Sunday, May 6, 2018

Seeking to Speak Well

When my grandfather was very ill, the doctor came in the hospital room to explain to my grandmother, my mother, and my aunt how he was responding to their medical interventions.  I was there, too, hesitant and wordless in the corner, hoping to help in some way—if only as another heart in a room full of broken ones.

We had no idea what the doctor was saying.  He talked and talked and talked, but his words were like a jumbled box of Legos—we knew they could be put together, if we really tried, and they’d amount to something legitimate.  But we didn’t try:  It was easier to let them land, scattered, and then be still.

In the end, of course, the doctor was trying to tell us that my grandfather was old and sick and dying.  On some level we understood this, even without the Lego words, but he didn’t say it.  He seemed unwilling—or, more likely, unable—to use words we could understand.  He wanted to soften the truth for us, perhaps, so he walled us behind intricate medical terminology.

We needed him to say it, though; it would have helped, because it could have taken our hope to a different place, where it could bring peace, and relief, and a long-awaited celebration of a man and his well-lived life.

Sometimes I fear we do the same in education.  The stakes aren’t as high as those of a physician standing over the grief of a dying patient’s family—not by any stretch—but we educators, too, often falter when we try speaking the truth.

Last month, at a leadership conference in Boston, one of my session’s attendees stayed afterwards to talk.  He wanted my insight after an off-the-cuff remark I’d made about the unintentional consequences of complicated conversations.  He was only in his eighth month of being a principal, and he was floundering, he thought—mostly because he struggled with sharing bad news.  The worst was when he spoke to students’ parents during discipline investigations.  We talked a long time.  He told me he got physically nauseous when preparing to call parents. “I find myself apologizing, talking quickly, contradicting myself,” he said.  “Sometimes I’ll be midway through my speech and realize the parent is confused—they have no idea what I’m trying to say.”  His instinct was to forge on, but:  “When I get to the part about consequences, and I refer to the Student Code of Conduct, it gets really serious, really fast—they are angry and shocked, as if everything I’ve just said was wasted.”

I understood his frustration.  We all do, I think.  

Later, on the plane home, I thought of three reasons educators struggle with saying really hard things to parents about their kids.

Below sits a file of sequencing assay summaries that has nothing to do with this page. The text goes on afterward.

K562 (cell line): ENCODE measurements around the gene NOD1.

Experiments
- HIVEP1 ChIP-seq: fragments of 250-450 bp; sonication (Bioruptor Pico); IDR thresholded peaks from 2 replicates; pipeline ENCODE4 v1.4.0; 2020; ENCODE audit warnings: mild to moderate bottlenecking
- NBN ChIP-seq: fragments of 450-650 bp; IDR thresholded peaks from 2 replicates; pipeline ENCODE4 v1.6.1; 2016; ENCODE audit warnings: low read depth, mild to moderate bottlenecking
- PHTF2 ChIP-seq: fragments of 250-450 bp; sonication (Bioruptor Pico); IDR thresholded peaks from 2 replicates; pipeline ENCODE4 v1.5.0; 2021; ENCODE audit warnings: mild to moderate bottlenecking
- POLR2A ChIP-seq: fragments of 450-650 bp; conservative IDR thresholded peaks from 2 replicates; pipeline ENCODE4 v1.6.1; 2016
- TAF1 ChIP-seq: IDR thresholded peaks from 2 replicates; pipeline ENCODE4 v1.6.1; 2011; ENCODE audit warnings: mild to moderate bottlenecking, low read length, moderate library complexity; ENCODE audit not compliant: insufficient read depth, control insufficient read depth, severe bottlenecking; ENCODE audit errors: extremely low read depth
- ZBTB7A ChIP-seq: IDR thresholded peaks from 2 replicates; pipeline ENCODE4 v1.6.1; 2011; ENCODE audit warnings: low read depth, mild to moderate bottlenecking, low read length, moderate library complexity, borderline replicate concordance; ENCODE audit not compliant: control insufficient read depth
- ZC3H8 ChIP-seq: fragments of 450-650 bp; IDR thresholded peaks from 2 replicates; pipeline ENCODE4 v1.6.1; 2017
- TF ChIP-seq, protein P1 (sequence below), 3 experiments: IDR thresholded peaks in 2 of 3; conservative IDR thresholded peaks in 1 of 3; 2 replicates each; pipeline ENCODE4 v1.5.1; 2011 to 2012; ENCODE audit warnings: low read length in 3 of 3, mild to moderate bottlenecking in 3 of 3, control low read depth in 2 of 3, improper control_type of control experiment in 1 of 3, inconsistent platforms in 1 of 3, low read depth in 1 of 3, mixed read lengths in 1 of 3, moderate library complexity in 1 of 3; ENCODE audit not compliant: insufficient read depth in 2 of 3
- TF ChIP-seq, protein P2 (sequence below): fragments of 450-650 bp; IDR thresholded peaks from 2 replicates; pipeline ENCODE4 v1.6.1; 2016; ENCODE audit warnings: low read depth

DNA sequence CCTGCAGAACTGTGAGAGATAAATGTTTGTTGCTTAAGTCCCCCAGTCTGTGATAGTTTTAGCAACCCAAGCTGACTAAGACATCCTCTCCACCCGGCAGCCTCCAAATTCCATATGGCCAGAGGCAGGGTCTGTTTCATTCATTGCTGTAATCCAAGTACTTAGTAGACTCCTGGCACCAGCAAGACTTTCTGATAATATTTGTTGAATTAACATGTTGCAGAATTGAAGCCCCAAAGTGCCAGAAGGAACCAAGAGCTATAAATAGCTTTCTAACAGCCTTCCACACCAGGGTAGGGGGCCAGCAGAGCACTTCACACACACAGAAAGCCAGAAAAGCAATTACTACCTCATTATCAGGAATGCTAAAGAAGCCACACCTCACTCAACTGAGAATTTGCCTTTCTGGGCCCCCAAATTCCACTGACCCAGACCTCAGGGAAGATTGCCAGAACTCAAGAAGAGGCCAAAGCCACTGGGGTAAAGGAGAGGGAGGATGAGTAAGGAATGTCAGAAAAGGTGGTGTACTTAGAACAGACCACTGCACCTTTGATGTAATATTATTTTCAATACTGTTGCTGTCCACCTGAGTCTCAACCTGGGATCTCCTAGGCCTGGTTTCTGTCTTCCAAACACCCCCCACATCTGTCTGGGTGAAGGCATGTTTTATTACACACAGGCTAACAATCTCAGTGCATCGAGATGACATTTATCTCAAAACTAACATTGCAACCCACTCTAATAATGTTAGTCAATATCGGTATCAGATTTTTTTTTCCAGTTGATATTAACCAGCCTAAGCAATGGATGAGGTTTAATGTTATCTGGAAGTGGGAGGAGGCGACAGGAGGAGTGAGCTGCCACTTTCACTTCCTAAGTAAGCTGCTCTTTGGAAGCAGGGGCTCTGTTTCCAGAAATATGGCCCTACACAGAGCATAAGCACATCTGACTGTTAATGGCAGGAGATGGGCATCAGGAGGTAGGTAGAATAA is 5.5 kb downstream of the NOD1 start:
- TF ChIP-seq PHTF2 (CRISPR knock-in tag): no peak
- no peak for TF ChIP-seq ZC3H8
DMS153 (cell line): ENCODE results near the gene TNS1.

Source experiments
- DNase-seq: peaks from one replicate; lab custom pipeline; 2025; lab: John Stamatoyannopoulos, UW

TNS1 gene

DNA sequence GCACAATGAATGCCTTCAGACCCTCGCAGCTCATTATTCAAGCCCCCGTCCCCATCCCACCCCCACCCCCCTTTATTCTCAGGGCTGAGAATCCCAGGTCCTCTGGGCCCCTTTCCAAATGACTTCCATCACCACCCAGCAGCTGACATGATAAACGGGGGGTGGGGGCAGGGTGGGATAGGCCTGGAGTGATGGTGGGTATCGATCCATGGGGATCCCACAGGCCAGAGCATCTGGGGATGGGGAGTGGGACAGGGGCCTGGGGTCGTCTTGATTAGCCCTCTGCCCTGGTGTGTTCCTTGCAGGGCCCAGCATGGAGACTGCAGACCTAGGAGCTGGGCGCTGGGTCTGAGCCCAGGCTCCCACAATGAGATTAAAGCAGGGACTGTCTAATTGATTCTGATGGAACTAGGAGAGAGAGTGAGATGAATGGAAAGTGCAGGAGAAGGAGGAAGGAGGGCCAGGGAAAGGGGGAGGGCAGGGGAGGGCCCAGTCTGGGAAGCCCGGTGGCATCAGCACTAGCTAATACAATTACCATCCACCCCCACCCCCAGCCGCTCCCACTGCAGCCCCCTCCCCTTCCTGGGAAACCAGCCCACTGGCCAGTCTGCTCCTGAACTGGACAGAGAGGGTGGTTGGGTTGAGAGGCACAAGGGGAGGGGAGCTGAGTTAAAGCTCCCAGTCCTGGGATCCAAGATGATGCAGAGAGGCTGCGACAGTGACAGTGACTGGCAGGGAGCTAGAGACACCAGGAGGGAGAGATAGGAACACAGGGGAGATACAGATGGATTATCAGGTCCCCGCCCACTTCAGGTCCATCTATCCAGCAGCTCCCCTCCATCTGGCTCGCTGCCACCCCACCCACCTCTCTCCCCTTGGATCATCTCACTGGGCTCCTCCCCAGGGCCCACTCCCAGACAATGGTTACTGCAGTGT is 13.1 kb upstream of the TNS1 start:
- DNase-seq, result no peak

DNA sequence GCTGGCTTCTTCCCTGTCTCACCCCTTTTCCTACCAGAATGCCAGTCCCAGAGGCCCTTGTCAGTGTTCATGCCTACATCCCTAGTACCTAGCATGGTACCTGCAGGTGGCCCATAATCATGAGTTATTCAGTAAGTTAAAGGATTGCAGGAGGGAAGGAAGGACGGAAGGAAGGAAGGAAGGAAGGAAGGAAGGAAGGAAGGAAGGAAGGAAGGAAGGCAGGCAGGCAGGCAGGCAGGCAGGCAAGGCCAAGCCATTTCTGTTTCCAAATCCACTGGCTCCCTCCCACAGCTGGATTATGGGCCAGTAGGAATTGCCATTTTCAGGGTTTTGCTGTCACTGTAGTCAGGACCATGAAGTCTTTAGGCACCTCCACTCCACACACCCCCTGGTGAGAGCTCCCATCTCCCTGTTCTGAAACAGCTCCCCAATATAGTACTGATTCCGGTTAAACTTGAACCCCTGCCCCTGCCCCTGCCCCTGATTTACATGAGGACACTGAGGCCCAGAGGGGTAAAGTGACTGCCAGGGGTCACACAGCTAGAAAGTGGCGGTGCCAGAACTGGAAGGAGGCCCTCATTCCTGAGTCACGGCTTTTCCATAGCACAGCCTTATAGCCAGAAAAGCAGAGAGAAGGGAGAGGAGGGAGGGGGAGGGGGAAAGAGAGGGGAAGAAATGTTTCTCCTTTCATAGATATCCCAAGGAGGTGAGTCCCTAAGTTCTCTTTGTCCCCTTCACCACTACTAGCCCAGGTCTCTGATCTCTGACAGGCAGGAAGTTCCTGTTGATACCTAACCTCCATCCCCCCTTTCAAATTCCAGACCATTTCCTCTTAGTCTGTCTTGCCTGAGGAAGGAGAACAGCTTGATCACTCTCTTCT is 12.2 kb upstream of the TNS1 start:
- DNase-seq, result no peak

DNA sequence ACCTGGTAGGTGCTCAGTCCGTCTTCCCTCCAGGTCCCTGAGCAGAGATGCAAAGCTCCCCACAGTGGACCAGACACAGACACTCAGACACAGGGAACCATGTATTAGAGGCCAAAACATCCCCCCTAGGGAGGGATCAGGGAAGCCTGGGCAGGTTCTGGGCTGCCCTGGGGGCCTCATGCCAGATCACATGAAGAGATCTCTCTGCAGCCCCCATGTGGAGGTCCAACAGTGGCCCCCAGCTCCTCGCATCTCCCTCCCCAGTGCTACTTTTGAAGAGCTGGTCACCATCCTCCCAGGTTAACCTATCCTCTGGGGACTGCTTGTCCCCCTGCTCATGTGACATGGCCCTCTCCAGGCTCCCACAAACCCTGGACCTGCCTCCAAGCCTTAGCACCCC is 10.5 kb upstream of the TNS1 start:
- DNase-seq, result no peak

Fear of the how.  Since we never know if a parent will support us or fight us, we often don’t know how to approach our message.  Because we are well trained, we know what we should say:  We use words like “support” and “struggling” and “poor choice.”  But oftentimes those words don’t capture the difficulty or gravity of the scenario we are trying to address.

Fear that we’re wrong.  Just like the doctor who didn’t say, “Your grandfather is dying,” we often avoid telling parents tough things about their kids.  We don’t want to say, “Your child was cruel to another person today” or “His behaviors are disturbing to others” or "We don't know how to help her."  Even typing those words here makes my fingers frightened, because I’ve been so trained not to say things that may cause hurt or wrath.  We all have.  And… what if we are wrong?  What if the problem actually lies with us, and how we have connected to the child?  What if our professional judgment is off kilter? 

Fear of the response.  The colleague I spoke with explained a situation in which he had called a parent, known to be volatile and accusatory, known to defect blame to anyone and anything else, to tell her about a scuffle involving her son.  The moment he said the word “scuffle,” she interrupted him with an unstoppable rant.  In the end, he was called names (“racist,” “incompetent,” and “bully” being the most hurtful of the lot), he was threatened, and he was left holding a dead phone line.  No wonder he was scared to tell her the truth.   

So what do we do?

What should my grandfather’s doctor have done?

Nothing differently.  Not then.  He did his best.  And in the end, it was okay, because we knew he’d done his best.  That’s all we can do, no?  And as we grow our administrative skills—communication being part of the package—we get better at being simultaneously kind, honest, helpful, and concise.  After all, that is our goal, is it not?   Speak the truth, and speak it well.

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